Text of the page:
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Who here actually has an integration machine?

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  • Nigel Thorne
    Do any of you guys actually have a separate integration machine, or do you just allow people to check into a shared version control system? The former always
    Message 1 of 65 , Mar 27, 2003
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      Do any of you guys actually have a separate integration machine, or do you just allow people to check into a shared version control system? The former always seemed like overkill to me.

      The cost of checking in is high, so people do it less often... etc.

      cheers
      Nigel
      ----
      There are only 10 types of people in the world. Those that understand binary, and those that don't.



      [Non-text portions of this message have been removed]
    • Bill de hÓra
      ... What was done in C3 sounds like a physical representation of a floating build tag. Here s how it could work in CVS. You: update your sandbox against the
      Message 65 of 65 , Apr 1, 2003
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        Nigel Thorne wrote:
        > This sounds like the ideal setup.
        >
        > Anyone got any idea how to set up something similar in Source Safe or CVS..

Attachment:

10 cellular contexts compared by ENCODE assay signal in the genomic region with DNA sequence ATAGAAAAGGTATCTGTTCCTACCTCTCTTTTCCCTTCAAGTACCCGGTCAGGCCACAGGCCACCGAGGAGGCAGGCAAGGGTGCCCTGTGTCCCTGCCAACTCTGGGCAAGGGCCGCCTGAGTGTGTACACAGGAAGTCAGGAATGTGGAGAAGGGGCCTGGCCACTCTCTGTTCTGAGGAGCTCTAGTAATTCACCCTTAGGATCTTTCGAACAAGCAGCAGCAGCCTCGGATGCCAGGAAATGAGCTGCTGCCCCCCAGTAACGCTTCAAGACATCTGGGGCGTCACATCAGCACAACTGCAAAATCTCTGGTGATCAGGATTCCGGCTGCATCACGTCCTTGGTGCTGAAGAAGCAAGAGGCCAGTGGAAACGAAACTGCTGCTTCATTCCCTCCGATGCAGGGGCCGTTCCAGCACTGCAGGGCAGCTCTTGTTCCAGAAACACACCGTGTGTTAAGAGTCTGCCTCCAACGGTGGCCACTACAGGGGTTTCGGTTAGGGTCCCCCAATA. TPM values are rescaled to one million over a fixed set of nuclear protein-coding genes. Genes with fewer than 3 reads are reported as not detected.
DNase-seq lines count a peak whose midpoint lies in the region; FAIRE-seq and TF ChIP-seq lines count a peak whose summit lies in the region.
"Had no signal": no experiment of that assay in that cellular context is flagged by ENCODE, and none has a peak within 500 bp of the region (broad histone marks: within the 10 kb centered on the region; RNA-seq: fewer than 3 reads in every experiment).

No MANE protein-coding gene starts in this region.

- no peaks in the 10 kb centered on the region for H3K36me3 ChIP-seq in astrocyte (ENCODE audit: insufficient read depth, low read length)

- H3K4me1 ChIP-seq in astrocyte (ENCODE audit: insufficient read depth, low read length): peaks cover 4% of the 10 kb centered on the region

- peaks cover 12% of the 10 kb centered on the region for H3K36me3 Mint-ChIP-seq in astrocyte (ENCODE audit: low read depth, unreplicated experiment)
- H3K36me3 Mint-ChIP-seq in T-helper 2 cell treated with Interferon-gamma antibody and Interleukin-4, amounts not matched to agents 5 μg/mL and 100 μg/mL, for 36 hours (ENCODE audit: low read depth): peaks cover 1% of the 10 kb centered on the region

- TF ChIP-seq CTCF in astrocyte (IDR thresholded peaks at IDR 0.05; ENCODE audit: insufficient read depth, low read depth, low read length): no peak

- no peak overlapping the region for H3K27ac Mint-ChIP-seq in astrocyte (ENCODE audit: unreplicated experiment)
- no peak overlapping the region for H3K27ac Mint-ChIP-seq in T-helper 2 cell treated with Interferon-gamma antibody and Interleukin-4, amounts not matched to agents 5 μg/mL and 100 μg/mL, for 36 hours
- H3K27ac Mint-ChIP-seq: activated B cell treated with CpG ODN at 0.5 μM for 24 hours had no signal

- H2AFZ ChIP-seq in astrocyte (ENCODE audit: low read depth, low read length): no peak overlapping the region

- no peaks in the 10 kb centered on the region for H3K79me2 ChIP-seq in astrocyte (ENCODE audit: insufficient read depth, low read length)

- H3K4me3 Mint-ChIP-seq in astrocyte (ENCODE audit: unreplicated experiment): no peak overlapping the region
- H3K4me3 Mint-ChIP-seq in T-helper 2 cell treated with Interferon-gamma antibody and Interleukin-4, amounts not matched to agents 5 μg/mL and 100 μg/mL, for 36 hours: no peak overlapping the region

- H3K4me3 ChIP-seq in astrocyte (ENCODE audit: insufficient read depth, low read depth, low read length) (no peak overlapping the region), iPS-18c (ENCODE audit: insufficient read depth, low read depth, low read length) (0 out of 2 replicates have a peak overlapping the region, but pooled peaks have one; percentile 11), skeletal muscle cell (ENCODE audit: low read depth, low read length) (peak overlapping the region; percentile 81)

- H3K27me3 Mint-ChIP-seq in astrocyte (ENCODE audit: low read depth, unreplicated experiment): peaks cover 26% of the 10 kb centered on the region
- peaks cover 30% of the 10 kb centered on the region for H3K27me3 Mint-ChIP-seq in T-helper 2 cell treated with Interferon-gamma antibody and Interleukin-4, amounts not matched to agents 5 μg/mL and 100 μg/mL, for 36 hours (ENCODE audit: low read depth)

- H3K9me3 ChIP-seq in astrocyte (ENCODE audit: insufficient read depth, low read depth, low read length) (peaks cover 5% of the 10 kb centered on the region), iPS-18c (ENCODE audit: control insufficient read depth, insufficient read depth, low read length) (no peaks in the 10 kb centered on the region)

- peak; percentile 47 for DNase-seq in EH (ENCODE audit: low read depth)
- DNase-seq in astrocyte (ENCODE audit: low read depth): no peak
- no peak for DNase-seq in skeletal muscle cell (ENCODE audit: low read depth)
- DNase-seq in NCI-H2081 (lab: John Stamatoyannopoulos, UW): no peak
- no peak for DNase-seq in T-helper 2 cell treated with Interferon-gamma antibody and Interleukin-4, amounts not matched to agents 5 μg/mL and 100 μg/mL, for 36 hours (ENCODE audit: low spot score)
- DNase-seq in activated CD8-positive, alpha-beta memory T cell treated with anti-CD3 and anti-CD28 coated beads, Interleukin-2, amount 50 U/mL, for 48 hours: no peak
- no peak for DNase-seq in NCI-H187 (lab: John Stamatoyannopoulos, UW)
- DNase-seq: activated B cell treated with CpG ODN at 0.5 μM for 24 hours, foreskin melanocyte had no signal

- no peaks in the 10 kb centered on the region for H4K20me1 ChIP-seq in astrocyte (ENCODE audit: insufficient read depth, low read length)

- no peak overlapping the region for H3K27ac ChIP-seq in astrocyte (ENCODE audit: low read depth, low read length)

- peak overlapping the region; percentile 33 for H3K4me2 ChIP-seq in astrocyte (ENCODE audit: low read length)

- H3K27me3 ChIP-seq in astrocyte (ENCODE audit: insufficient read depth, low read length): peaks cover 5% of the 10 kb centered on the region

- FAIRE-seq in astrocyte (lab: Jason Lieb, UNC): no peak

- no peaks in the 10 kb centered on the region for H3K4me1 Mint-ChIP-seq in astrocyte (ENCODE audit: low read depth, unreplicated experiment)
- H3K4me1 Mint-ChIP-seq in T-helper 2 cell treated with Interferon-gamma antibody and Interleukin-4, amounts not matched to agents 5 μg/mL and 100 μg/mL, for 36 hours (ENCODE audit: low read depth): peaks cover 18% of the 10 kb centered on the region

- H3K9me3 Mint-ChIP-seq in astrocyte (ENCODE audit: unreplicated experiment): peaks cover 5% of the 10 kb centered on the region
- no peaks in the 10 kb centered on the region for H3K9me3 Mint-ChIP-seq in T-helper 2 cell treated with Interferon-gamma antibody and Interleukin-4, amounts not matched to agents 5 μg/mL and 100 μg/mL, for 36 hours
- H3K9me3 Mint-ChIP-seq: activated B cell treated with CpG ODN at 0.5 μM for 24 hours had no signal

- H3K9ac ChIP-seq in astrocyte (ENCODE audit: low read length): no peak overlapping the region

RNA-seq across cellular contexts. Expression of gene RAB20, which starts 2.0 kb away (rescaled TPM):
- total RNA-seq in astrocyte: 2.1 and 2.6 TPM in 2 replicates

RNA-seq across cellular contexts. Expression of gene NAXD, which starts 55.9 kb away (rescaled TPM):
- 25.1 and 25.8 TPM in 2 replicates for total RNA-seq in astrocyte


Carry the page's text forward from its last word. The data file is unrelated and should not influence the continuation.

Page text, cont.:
>
        > It sounds like people creating branches, then integrating them back to the main branch... but not quite.


        What was done in C3 sounds like a physical representation of a
        floating build tag. Here's how it could work in CVS. You:

        update your sandbox against the 'build' tag
        do some TDD
        update your sandbox against the 'build' tag
        unlabel the code to check in
        run those tests again
        check stuff into the HEAD tag
        label your new stuff as 'build' in CVS
        everyone else has it when they update against 'build'

        there are synchronization issues and it is a somewhat verbose
        protocol, but you'd doing half these steps in any case (a
        script/task that deals with labelling and relabelling is a
        very-nice-to-have). In practice it becomes a ritual and the
        synchronization issues are about as significant as merging instead
        of locking.

        A pure XP setup might argue that with full test coverage you don't
        need a build tag and can work away against HEAD. In practice, you'll
        often be working against existing code bases and the like that won't
        have full coverage. In non-XP and unstructured working setups, a
        floating build tag is a primary means of staying sane, right up
        there with tests. This is mainly because developers can avoid
        integration paralysis since they won't be breaking a build by the
        mere act of checking in code.

        Bill de hÓra
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